May 2024 climate report

11 Jun 2024, 10:00 AM


  • The ENSO is now in a neutral state, there is a possibility that La Niña will develop in spring.
  • Northland can expect large amounts of variability in climate for winter, however on average temperatures will be “near or above average”, and rainfall will be “near or below average”.
  • Rainfall in May was below expected, with Northland receiving 75% of the recorded average.
  • River flows are “below normal” to “extremely low” through out Northland, with no pattern to the affected catchments.
  • Ground water levels in key aquifers range between “below normal" and “above normal".
  • Soil moisture levels are generally below average, with only Kaikohe sustaining field capacity during May and the start of June. Other sites are still in a deficit.

Climate Outlook for June – August 2024

El Niño which has been driving the weather in Northland since March has now ended, the ENSO has eased into neutral conditions, with 60 -70% chance of La Niña developing during spring. May across New Zealand was 1 – 2°C cooler than May 2023, with mostly dry weather.

Winter in the north is expected to be dominated by high pressure and westerly winds, however with no predominant climate driver in force, typical winter variability is likely. In Northland between June – August, temperatures are likely to be near average or above average, with cooler possibly frosty mornings and warm afternoon temperatures. Rainfall is likely to be near average or below average, with irregular rainfall events throughout the season.

Soil moisture and river flows are directly affected by rainfall and are likely to be either below or near average. The rainfall anomaly for June, modelled by NIWA, predicts that throughout June some of Northland with be “dry” Receiving 80% or less rainfall than expected in June.

For more details, please refer to NIWA’s seasonal climate outlook for June - August 2024:

Seasonal climate outlook on NIWA's website:

NIWA Temperature, Rainfall, Soil Moisture and River Flows probabilities for the period of June to August 2024

(Expressed as % likelihood for either Above Average, Near Average or Below Average conditions).

  Temperature Rainfall Soil moisture River flows
Above average 45 25 10 10
Near average 40 35 45 40
Below average 15 40 45 50

NIWA Rainfall anomaly for June 2024

Maps displaying NIWA35 Rainfall model which combines rainfall to average rainfall for the area showing what is expected between 7 June and 11 July 2024.

NIWA35 Rainfall model which combines rainfall to average rainfall for the area showing what is expected between 7 June and 11 July 2024.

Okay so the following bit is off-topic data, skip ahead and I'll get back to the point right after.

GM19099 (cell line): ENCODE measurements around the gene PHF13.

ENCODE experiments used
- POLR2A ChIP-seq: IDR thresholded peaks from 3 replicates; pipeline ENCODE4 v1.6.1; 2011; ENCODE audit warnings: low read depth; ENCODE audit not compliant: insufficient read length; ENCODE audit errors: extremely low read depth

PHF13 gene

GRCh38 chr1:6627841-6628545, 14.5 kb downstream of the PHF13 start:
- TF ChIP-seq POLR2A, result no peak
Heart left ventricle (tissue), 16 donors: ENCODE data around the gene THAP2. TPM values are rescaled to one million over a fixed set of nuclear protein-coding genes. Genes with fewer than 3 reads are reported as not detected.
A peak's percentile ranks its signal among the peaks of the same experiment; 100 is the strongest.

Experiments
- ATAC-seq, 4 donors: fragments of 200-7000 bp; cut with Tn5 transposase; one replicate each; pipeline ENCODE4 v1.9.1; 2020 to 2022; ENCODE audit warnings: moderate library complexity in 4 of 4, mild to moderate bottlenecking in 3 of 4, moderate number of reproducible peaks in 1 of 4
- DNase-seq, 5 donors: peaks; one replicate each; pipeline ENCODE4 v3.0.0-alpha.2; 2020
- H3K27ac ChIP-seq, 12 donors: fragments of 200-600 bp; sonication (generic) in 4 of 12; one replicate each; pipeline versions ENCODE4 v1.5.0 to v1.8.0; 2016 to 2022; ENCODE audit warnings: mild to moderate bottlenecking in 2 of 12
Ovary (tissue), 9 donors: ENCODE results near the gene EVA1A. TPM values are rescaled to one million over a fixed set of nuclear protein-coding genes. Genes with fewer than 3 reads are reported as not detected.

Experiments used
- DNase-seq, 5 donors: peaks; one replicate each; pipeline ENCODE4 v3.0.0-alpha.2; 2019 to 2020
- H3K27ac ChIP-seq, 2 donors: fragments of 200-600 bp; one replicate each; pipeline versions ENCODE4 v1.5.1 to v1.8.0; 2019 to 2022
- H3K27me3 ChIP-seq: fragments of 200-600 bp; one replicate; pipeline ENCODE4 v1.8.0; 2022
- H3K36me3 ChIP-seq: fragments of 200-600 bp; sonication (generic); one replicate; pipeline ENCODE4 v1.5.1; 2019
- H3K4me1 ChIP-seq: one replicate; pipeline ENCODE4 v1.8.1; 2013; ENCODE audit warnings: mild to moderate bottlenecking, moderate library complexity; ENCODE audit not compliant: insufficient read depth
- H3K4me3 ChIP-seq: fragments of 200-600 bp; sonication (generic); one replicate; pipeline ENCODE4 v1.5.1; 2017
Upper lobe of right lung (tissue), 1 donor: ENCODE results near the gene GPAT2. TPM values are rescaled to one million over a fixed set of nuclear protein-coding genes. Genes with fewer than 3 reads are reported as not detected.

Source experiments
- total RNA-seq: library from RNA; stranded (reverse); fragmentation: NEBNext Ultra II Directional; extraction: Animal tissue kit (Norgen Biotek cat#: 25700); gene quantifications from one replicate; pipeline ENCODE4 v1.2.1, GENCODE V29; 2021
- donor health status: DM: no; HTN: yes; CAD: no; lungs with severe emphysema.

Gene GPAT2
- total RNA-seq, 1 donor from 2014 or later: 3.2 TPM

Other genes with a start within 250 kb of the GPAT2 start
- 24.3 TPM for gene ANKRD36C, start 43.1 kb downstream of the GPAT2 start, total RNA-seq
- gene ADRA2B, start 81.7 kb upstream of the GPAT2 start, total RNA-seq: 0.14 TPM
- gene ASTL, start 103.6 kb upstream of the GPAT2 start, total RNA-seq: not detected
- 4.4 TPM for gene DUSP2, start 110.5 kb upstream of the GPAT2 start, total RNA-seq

Northland received an average of 112 mm of rainfall throughout May, which was 75% of the expected May total. The rainfall was generally particularly light, with two small storms in the third and fourth week bringing the totals up. The maximum recorded was in Waimamaku with 283 mm (112%). Rotokakahi, Opouteke and Tutamoe rain gauges also recorded just over 100% of the expected rainfall for their respective sites. The minimum rainfall was recorded at Cape Reinga with 46 mm (40%), followed by Waitangi at McDonald with 68 mm (45%).

Rainfall (% of Median) for May 2024 across Northland with a range of 40% to 112%

Standardised Precipitation index (SPI)

The Standardised Precipitation Index (SPI) averages the rainfall recorded at each site, for the time, then places it on a scale of -3 to +3, where 0 is “normal” for the area. This allows for better comparison between different parts of the region and through time.

On a three-month scale, SPI 3, between March – May 2024, the east coast generally “moderately dry” while the west coast is generally “near normal”. On a six-month scale between December 2023 and May 2024 the east coast is “severely dry”, while the west of Northland ranges between “moderately dry" and "near normal”.

3-month (March - May 2024) and 6-month (December 2023 – May 2024) SPI maps

River flow

Average river flows in Northland for May ranged from “Below Normal” (25 – 40% of expected) to “Extremely Low” (5% of expected). The flows in Bream Bay were the highest (Below Normal), otherwise there was no pattern between catchments. 

(The monthly percentile river flows graphic for May 2024 is unavailable due to technical issues.)


Water levels at key aquifers in Northland ranged between “Below Normal” (25 – 40% of expected) and “Above Normal” (> 60%) in May. With the north and south edges of the region having the highest water levels, and lower levels in more central aquifers. Russell aquifer is the outlier to this pattern, with the continuous bore water levels for May being 5% of expected, however this level is above the trigger point for concern.

Aquifer Status Percentile
Aupōuri Above normal 60th+
Taipā Normal 40th-60th
Russell Extremely low 0-5th
Kaikohe Below normal 25th-40th
Poroti Below normal 25th-40th
Whangārei Below normal 25th-40th
Mangawhai Above normal 60th+
Marsden - Ruakākā Normal 40th-60th
Ruawai Below normal 25th-40th

(The groundwater graphic for May 2024 is unavailable due to technical issues.)

Soil Moisture

Through May soil moisture levels slowly recovered as rainfall increased, however the west coast, the Far North and Whangārei are still below average and have approximately a 30mm deficit.

Moving into June we would expect that soil moisture levels were at field capacity, only Kaikohe is currently stable at field capacity while Kerikeri and Warkworth are sitting just below.

The soil moisture deficit is calculated based on incoming daily rainfall (mm), outgoing daily potential evapotranspiration (mm), and a fixed available water capacity (the amount of water in the soil 'reservoir' that plants can use) of 150mm (NIWA).